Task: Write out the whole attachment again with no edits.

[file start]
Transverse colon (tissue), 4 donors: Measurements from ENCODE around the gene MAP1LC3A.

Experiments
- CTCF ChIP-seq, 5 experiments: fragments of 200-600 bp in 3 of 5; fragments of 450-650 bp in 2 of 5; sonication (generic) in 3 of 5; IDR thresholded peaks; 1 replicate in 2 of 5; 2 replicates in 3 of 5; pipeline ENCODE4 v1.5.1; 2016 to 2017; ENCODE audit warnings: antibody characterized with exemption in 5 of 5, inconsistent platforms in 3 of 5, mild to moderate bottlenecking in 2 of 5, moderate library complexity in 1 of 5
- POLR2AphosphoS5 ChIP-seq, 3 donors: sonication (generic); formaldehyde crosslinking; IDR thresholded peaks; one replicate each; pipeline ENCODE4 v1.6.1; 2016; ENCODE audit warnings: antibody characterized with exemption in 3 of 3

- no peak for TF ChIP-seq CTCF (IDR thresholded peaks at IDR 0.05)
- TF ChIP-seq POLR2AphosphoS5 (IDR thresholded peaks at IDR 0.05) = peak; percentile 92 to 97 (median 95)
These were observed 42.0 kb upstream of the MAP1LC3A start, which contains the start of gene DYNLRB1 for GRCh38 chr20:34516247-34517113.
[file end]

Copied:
Transverse colon (tissue), 4 donors: Measurements from ENCODE around the gene MAP1LC3A.

Experiments
- CTCF ChIP-seq, 5 experiments: fragments of 200-600 bp in 3 of 5; fragments of 450-650 bp in 2 of 5; sonication (generic) in 3 of 5; IDR thresholded peaks; 1 replicate in 2 of 5; 2 replicates in 3 of 5; pipeline ENCODE4 v1.5.1; 2016 to 2017; ENCODE audit warnings: antibody characterized with exemption in 5 of 5, inconsistent platforms in 3 of 5, mild to moderate bottlenecking in 2 of 5, moderate library complexity in 1 of 5
- POLR2AphosphoS5 ChIP-seq, 3 donors: sonication (generic); formaldehyde crosslinking; IDR thresholded peaks; one replicate each; pipeline ENCODE4 v1.6.1; 2016; ENCODE audit warnings: antibody characterized with exemption in 3 of 3

- no peak for TF ChIP-seq CTCF (IDR thresholded peaks at IDR 0.05)
- TF ChIP-seq POLR2AphosphoS5 (IDR thresholded peaks at IDR 0.05) = peak; percentile 92 to 97 (median 95)
These were observed 42.0 kb upstream of the MAP1LC3A start, which contains the start of gene DYNLRB1 for GRCh38 chr20:34516247-34517113.